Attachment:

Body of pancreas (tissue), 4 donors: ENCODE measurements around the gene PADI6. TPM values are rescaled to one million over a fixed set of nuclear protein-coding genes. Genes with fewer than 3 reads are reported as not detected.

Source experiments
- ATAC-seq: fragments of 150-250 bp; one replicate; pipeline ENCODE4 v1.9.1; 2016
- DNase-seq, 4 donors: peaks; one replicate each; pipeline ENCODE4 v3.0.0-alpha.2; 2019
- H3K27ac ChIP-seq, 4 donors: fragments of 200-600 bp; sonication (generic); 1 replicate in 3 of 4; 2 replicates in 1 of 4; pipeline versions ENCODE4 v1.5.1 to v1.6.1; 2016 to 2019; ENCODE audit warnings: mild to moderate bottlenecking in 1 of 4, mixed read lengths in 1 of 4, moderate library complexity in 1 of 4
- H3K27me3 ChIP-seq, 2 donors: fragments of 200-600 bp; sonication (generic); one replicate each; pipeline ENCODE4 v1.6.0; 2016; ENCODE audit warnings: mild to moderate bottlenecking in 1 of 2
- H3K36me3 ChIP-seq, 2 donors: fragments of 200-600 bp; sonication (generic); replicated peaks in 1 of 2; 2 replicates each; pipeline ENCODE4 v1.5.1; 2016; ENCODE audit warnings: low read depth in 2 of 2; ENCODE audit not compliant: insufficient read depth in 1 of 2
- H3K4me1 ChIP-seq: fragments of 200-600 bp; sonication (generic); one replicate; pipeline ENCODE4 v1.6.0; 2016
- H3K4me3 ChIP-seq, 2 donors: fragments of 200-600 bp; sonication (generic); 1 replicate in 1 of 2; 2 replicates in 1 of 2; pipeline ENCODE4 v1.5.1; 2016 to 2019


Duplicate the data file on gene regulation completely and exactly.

Body of pancreas (tissue), 4 donors: ENCODE measurements around the gene PADI6. TPM values are rescaled to one million over a fixed set of nuclear protein-coding genes. Genes with fewer than 3 reads are reported as not detected.

Source experiments
- ATAC-seq: fragments of 150-250 bp; one replicate; pipeline ENCODE4 v1.9.1; 2016
- DNase-seq, 4 donors: peaks; one replicate each; pipeline ENCODE4 v3.0.0-alpha.2; 2019
- H3K27ac ChIP-seq, 4 donors: fragments of 200-600 bp; sonication (generic); 1 replicate in 3 of 4; 2 replicates in 1 of 4; pipeline versions ENCODE4 v1.5.1 to v1.6.1; 2016 to 2019; ENCODE audit warnings: mild to moderate bottlenecking in 1 of 4, mixed read lengths in 1 of 4, moderate library complexity in 1 of 4
- H3K27me3 ChIP-seq, 2 donors: fragments of 200-600 bp; sonication (generic); one replicate each; pipeline ENCODE4 v1.6.0; 2016; ENCODE audit warnings: mild to moderate bottlenecking in 1 of 2
- H3K36me3 ChIP-seq, 2 donors: fragments of 200-600 bp; sonication (generic); replicated peaks in 1 of 2; 2 replicates each; pipeline ENCODE4 v1.5.1; 2016; ENCODE audit warnings: low read depth in 2 of 2; ENCODE audit not compliant: insufficient read depth in 1 of 2
- H3K4me1 ChIP-seq: fragments of 200-600 bp; sonication (generic); one replicate; pipeline ENCODE4 v1.6.0; 2016
- H3K4me3 ChIP-seq, 2 donors: fragments of 200-600 bp; sonication (generic); 1 replicate in 1 of 2; 2 replicates in 1 of 2; pipeline ENCODE4 v1.5.1; 2016 to 2019